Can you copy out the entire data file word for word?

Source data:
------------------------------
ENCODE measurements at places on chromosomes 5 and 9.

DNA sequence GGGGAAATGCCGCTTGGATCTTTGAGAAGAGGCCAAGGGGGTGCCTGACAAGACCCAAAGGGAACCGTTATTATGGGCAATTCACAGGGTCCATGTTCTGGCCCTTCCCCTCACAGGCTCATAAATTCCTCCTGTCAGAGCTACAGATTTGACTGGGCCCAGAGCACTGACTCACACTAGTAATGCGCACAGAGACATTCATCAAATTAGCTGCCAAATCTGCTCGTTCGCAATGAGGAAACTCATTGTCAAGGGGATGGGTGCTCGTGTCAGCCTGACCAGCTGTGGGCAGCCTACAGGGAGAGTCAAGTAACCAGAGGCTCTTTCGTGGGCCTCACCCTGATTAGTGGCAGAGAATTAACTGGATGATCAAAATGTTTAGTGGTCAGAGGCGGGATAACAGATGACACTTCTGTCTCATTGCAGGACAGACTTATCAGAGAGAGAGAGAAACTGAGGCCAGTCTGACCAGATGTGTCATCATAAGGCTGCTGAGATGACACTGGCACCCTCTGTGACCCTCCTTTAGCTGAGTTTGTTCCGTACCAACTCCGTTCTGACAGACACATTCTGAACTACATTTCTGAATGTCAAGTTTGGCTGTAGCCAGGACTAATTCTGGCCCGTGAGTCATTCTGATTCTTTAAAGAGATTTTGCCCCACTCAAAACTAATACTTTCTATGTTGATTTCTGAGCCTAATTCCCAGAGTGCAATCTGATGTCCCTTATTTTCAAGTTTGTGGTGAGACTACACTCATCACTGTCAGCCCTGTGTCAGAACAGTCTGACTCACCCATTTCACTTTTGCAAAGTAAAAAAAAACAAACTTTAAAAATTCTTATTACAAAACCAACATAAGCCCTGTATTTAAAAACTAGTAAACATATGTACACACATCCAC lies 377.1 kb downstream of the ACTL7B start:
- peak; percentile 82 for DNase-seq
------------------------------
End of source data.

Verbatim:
ENCODE measurements at places on chromosomes 5 and 9.

DNA sequence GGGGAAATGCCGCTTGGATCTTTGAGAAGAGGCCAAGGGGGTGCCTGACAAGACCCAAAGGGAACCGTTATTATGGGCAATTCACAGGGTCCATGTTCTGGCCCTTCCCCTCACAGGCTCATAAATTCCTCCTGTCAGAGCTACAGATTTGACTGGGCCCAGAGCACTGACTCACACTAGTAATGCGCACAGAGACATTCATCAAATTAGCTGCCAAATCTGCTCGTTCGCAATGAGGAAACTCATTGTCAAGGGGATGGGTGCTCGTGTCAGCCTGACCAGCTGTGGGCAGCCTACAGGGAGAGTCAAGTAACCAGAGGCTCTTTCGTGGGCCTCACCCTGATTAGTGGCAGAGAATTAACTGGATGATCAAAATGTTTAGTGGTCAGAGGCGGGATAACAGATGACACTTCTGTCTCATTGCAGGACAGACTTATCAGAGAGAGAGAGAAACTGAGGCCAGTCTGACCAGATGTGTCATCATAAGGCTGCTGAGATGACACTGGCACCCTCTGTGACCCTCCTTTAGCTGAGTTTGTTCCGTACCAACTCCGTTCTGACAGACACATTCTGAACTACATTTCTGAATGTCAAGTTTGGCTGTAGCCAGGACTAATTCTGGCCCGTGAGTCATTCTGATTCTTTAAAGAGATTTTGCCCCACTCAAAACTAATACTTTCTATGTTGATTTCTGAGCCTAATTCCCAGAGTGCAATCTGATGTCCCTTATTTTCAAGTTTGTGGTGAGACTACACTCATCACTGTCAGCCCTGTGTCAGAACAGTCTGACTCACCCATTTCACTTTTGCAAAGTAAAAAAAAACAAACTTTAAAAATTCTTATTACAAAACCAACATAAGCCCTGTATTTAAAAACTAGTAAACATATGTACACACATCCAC lies 377.1 kb downstream of the ACTL7B start:
- peak; percentile 82 for DNase-seq